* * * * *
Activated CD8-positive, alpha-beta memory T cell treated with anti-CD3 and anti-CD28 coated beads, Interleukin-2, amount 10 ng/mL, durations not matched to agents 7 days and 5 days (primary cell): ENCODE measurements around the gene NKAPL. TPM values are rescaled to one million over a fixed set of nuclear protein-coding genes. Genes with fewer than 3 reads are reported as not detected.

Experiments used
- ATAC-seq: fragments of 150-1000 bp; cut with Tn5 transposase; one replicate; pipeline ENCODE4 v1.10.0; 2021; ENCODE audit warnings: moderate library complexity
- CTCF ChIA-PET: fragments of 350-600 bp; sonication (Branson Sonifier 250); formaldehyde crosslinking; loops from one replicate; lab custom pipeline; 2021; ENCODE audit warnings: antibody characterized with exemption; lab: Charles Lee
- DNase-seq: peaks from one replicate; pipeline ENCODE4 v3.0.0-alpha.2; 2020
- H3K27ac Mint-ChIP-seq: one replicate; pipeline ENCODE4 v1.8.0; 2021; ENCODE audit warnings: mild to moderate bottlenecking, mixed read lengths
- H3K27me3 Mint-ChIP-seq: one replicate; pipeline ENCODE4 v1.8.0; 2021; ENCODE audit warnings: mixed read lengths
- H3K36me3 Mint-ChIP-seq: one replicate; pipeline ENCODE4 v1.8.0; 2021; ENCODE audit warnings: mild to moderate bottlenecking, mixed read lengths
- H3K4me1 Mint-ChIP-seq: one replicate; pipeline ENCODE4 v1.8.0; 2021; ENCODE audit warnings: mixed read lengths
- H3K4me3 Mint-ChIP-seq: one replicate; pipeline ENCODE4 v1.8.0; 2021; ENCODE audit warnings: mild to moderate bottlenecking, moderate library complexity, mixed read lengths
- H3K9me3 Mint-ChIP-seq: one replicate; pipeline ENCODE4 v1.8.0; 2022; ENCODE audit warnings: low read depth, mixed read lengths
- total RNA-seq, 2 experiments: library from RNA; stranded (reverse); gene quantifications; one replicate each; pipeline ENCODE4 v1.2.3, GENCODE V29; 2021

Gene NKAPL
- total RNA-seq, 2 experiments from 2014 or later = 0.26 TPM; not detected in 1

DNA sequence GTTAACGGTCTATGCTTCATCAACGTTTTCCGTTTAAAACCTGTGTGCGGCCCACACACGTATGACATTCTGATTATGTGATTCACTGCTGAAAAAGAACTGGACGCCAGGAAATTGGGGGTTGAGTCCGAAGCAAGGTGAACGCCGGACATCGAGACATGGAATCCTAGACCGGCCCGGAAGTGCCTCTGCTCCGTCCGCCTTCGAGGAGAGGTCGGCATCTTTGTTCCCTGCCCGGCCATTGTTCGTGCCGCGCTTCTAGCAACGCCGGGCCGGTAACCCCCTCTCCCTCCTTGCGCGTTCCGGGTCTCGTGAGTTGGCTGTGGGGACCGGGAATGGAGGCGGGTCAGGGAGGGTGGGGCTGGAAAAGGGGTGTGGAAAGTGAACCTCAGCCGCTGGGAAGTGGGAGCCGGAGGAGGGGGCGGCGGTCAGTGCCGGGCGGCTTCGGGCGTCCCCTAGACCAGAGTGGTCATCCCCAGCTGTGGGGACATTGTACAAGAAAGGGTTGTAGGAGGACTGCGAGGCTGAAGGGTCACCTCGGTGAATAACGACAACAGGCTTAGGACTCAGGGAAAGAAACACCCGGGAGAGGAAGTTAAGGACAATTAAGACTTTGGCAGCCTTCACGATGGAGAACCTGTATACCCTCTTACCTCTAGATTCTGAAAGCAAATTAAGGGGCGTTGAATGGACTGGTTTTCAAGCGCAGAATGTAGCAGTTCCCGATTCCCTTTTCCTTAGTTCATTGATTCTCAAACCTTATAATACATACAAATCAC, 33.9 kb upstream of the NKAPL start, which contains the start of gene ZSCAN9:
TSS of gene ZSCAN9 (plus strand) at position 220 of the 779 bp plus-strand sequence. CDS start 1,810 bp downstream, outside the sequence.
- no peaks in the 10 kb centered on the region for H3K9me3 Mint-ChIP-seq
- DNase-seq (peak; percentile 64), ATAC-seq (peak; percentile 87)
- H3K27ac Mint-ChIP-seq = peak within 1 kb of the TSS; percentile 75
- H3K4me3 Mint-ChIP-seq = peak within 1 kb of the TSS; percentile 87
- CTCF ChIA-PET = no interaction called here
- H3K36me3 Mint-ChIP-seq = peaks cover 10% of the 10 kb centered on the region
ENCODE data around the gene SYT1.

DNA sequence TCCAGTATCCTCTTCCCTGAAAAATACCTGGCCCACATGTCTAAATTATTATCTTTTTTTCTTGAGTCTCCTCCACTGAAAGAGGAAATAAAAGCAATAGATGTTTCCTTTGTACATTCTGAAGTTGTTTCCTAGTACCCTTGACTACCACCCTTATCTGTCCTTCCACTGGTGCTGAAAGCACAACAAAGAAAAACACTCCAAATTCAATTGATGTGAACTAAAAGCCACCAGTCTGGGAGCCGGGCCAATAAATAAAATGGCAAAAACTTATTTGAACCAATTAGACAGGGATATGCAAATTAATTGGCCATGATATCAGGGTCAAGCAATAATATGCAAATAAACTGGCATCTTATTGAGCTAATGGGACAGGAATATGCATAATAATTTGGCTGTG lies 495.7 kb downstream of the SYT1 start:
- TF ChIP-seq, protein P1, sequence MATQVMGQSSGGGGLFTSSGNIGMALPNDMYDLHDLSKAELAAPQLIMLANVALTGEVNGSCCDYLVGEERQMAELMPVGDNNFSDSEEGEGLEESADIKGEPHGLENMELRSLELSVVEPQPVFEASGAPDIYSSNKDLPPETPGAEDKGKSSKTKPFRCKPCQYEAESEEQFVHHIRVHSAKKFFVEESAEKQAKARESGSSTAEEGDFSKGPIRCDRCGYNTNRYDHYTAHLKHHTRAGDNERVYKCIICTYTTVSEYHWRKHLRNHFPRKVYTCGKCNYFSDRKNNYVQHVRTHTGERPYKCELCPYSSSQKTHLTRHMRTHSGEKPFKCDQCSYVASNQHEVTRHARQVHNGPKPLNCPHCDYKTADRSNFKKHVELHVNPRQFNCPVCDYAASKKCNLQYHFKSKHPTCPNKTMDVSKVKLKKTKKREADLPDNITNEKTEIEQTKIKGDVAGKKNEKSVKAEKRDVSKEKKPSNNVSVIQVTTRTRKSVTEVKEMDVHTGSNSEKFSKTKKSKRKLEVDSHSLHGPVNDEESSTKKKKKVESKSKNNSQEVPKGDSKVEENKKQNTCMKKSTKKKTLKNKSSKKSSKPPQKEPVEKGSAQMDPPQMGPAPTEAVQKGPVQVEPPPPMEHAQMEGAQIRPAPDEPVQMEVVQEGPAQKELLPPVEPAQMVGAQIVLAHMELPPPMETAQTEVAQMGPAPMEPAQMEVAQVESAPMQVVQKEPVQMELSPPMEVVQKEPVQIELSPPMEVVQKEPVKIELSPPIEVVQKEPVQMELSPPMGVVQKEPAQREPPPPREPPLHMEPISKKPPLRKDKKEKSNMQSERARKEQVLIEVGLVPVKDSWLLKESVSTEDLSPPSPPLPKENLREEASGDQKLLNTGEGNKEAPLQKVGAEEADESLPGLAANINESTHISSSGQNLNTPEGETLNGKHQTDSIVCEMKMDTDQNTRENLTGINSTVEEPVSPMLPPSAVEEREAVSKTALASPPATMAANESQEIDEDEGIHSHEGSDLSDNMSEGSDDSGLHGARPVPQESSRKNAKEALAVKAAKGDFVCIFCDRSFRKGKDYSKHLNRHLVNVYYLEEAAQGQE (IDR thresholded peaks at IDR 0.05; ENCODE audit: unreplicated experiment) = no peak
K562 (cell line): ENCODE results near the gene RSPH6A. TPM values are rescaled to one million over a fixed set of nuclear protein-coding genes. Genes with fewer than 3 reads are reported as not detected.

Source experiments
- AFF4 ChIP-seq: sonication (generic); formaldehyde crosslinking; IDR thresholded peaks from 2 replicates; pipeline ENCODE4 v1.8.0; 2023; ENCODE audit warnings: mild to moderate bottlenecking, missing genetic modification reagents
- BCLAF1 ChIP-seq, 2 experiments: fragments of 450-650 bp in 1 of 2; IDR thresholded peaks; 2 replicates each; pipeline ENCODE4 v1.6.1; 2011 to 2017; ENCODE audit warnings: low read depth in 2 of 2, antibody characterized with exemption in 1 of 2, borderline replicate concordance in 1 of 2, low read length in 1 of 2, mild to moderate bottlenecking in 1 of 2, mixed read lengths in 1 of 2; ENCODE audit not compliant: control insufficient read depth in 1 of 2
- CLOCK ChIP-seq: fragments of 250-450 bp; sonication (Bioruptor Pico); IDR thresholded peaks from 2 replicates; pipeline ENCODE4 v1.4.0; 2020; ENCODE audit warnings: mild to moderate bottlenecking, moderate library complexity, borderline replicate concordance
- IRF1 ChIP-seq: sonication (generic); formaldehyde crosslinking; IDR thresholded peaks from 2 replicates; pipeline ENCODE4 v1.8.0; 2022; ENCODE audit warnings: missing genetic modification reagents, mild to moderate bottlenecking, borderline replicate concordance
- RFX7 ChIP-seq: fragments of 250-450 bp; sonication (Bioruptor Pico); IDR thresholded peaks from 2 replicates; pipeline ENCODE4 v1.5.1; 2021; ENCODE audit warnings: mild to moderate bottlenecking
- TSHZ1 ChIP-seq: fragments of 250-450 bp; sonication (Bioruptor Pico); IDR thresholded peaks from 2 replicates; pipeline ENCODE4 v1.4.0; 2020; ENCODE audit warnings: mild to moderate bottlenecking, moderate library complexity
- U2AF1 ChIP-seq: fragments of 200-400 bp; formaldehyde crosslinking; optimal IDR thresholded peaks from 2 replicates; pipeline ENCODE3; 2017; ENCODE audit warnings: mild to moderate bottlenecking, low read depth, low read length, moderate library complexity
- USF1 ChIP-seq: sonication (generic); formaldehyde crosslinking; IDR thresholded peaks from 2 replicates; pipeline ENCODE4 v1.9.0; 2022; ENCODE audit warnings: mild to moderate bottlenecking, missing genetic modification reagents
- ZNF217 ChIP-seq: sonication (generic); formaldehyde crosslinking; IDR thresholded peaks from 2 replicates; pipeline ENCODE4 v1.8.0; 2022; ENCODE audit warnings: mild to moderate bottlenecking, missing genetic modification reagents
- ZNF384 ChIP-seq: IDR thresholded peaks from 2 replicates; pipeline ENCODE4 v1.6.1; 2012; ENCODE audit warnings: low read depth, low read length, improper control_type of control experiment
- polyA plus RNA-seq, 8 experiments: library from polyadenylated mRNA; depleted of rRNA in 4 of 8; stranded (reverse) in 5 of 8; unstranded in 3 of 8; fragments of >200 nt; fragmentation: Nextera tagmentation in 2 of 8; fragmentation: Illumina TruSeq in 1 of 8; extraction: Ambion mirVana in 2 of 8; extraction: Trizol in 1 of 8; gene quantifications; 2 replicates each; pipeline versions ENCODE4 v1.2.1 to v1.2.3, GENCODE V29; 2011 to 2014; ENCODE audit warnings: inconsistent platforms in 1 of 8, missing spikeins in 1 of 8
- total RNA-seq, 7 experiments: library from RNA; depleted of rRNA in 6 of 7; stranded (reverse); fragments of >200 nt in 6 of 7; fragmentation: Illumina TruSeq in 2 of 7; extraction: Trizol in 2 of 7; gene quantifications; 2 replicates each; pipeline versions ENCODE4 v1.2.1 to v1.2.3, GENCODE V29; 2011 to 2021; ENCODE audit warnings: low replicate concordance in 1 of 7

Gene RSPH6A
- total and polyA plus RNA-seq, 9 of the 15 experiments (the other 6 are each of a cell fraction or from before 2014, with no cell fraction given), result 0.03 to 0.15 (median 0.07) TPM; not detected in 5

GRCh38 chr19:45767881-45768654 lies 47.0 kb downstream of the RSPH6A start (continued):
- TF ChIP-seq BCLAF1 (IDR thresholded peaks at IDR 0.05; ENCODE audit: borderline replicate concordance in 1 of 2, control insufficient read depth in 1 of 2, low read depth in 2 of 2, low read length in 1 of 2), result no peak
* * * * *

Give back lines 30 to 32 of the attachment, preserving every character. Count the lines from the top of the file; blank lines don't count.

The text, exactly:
- CLOCK ChIP-seq: fragments of 250-450 bp; sonication (Bioruptor Pico); IDR thresholded peaks from 2 replicates; pipeline ENCODE4 v1.4.0; 2020; ENCODE audit warnings: mild to moderate bottlenecking, moderate library complexity, borderline replicate concordance
- IRF1 ChIP-seq: sonication (generic); formaldehyde crosslinking; IDR thresholded peaks from 2 replicates; pipeline ENCODE4 v1.8.0; 2022; ENCODE audit warnings: missing genetic modification reagents, mild to moderate bottlenecking, borderline replicate concordance
- RFX7 ChIP-seq: fragments of 250-450 bp; sonication (Bioruptor Pico); IDR thresholded peaks from 2 replicates; pipeline ENCODE4 v1.5.1; 2021; ENCODE audit warnings: mild to moderate bottlenecking